The technological advancements in renewable energy generation have made electricity generation economically cheaper than conventional sources of electricity. Last year, in India, auctions conducted for procuring electricity through solar and wind energy saw prices falling below `2.4 per unit even while the average cost of producing electricity through coal was around `3.2 per unit. A working paper by the Asian Development Bank (ADB) has estimated that the entire SAARC region could potentially gain nearly $100 billion (gross profits) for a period of 25 years (2015-2040) through enhanced electricity trade.
A major growth dampener for the electricity sector is the weakened institutional setup in the SAARC region. For example, in India, both the Central and state governments have the power to regulate this economically crucial sector. Unfortunately, due to various political factors, state-level electricity reforms have failed to leave an impact on the sector. Increased cooperation amongst SAARC nations would allow for the building of macro institutions housing a variety of stakeholders to bring in more efficient market-based solutions by pooling electricity sources into a common market. The market mechanism could potentially provide clearer price signals for electricity, allowing for effective spot markets and increased private sector participation in distribution.
The looming concern of climate change has renewed the vigour regarding control of greenhouse gas emissions in the international arena. Increasing sea levels, because of global warming and changing weather patterns, has made the entire south Asian region’s agricultural economy and coastal areas highly susceptible. Despite these growing concerns, the electricity sector in most of the SAARC countries are highly dependent on conventional non-renewable sources of generation such as coal, gas, and oil. Though there has been a shift in focus towards renewable energy, except for Bhutan, the energy mix of most SAARC nations is predominantly composed of conventional energy sources. The adverse environmental consequences, coupled with the fiscal strain of this import-heavy choice, make it an unsustainable option. On the other hand, according to a study published in the Journal of Energy Policy, replacing coal as a source of electricity with renewables could lead to a 45% reduction of greenhouse gas emissions.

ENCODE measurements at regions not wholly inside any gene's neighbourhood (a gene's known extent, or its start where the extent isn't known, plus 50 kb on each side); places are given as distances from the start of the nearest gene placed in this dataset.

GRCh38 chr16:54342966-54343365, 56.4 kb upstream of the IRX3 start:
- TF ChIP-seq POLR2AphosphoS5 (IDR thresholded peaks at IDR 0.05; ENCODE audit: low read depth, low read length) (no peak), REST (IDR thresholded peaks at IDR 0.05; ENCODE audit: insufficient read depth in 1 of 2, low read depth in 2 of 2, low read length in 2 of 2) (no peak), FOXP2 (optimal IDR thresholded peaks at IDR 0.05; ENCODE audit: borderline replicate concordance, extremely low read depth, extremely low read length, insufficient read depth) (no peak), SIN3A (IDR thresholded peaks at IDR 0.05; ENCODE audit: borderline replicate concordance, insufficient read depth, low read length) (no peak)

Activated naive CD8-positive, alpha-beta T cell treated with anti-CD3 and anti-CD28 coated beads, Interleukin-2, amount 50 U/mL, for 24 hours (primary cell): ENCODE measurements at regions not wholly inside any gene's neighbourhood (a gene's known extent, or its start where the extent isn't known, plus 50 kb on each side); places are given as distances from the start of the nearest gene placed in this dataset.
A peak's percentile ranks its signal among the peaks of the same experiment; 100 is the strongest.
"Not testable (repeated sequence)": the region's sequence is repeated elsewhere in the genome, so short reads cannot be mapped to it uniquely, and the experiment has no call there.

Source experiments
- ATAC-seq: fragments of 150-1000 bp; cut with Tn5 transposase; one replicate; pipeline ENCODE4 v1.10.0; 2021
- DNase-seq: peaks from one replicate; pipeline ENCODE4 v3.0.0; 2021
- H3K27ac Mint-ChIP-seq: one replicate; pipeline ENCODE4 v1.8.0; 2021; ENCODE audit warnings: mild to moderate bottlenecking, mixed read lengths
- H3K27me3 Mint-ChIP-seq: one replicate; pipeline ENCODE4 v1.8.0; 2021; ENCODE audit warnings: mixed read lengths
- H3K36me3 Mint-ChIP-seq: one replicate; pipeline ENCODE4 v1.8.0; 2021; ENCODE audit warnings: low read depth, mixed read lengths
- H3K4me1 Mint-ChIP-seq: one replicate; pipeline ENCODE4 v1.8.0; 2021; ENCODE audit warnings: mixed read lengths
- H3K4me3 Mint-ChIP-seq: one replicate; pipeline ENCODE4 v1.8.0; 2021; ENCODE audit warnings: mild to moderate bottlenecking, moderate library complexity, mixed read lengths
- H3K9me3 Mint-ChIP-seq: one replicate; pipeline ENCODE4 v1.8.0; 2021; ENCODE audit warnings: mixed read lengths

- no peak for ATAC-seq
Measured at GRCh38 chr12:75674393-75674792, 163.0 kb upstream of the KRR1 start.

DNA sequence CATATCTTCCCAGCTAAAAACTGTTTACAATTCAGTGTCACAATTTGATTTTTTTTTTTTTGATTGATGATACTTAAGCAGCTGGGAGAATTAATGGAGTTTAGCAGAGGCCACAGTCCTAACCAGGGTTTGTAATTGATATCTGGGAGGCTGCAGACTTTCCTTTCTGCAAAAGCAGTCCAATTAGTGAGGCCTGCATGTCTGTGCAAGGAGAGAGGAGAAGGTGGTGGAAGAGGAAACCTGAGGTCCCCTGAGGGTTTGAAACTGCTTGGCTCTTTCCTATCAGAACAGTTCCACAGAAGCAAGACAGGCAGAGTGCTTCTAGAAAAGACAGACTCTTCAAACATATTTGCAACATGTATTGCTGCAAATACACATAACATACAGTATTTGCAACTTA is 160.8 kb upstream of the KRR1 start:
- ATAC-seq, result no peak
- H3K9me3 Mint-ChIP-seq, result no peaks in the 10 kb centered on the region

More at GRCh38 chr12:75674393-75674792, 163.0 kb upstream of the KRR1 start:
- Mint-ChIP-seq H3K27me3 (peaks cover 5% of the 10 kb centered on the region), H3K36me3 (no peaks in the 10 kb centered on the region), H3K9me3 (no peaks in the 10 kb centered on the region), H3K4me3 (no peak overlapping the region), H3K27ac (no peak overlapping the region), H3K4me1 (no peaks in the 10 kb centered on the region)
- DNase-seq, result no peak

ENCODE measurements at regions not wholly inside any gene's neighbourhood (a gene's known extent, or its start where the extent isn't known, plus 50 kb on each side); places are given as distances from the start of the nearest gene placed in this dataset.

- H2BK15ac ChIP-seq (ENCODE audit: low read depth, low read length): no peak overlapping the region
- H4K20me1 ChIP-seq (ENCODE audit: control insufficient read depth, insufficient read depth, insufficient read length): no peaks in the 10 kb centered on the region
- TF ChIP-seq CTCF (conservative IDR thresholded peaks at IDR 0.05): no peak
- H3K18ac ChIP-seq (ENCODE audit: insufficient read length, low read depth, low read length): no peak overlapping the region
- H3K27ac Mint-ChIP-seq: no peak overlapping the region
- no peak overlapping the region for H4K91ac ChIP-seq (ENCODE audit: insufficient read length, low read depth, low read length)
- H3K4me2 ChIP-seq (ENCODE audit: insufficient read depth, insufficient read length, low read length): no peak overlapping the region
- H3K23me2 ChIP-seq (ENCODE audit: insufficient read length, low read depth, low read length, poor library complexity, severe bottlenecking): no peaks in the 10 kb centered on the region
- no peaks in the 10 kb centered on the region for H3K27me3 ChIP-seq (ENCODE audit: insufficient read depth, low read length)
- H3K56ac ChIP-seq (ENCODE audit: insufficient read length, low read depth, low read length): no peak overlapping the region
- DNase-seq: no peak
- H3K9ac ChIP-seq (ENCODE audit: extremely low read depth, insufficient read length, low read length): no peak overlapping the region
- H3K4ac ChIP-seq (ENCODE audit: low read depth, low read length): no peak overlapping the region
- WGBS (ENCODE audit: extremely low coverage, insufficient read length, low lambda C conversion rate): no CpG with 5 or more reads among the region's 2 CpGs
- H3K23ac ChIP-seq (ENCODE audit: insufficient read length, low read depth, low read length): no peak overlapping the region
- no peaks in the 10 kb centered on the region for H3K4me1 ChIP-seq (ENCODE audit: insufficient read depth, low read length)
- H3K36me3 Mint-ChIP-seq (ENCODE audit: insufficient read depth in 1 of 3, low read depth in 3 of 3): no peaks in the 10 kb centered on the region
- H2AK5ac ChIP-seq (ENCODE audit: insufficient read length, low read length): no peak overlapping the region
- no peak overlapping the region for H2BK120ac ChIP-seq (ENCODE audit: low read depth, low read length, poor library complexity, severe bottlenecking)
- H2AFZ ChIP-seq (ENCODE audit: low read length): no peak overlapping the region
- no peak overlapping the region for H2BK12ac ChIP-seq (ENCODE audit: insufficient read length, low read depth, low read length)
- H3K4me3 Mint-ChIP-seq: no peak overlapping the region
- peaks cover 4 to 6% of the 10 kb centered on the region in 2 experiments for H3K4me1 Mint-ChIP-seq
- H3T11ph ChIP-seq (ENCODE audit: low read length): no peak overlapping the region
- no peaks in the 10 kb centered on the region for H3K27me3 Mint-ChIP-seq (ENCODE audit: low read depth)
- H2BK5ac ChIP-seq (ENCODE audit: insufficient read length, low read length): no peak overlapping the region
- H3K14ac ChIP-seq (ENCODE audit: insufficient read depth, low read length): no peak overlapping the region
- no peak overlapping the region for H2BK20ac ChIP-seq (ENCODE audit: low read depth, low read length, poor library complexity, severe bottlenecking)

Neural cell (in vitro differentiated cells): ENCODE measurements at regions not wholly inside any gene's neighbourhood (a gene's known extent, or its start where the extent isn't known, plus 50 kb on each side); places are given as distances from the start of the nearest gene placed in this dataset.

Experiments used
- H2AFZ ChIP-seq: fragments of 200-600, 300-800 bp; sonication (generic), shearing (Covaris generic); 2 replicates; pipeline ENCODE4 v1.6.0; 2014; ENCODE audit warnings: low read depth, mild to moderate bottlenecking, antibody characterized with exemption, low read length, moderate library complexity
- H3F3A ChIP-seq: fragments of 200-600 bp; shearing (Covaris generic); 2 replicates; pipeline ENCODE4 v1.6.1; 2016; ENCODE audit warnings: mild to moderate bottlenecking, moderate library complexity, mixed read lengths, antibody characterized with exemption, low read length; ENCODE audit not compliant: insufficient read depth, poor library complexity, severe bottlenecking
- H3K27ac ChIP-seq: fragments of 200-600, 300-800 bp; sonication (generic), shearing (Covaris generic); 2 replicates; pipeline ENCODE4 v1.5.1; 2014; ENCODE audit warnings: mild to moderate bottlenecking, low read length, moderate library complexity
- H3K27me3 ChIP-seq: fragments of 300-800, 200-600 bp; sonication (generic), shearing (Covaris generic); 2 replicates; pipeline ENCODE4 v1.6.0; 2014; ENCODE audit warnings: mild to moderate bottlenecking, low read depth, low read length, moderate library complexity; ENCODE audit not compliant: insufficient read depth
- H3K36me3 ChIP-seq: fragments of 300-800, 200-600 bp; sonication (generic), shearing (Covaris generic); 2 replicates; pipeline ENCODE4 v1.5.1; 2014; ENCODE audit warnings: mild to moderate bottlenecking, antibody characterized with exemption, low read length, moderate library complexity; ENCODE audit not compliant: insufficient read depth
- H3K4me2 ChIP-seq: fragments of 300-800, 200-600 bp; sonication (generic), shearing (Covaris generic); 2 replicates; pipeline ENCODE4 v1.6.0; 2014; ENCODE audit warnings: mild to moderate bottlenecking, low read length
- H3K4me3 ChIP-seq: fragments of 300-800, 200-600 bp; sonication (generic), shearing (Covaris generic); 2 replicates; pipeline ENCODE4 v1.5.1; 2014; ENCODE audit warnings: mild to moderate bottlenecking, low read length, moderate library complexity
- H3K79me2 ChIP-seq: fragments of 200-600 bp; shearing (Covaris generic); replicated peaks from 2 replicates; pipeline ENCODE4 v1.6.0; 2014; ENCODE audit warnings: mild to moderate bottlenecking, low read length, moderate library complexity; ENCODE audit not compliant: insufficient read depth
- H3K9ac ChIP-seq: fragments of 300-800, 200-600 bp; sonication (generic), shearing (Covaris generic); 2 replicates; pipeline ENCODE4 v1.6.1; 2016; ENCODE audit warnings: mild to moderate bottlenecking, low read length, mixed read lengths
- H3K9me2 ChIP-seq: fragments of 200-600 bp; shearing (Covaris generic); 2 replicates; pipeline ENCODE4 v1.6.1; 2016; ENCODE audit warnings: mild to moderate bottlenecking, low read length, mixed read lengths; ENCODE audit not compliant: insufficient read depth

Despite these benefits of cross-border electricity cooperation, the countries in the SAARC region have been unable to take forward the initiative that started in 2000 to its formal ending. Fourteen years of negotiations finally led to the signing of the SAARC framework agreement for energy cooperation (electricity) in 2014. However, geopolitical roadblocks and disagreements between partner countries have stifled the progress of this initiative. The need of the hour is to start a common policy dialogue for developing institutional mechanisms for electricity cooperation in the south Asian region. The establishment of institutions for cross-border electricity trade could help bring about environmental and economic benefits for all nations.
(Kumar is an associate fellow at PIF and Shukla is a research associate in the economics division at IIIT-D)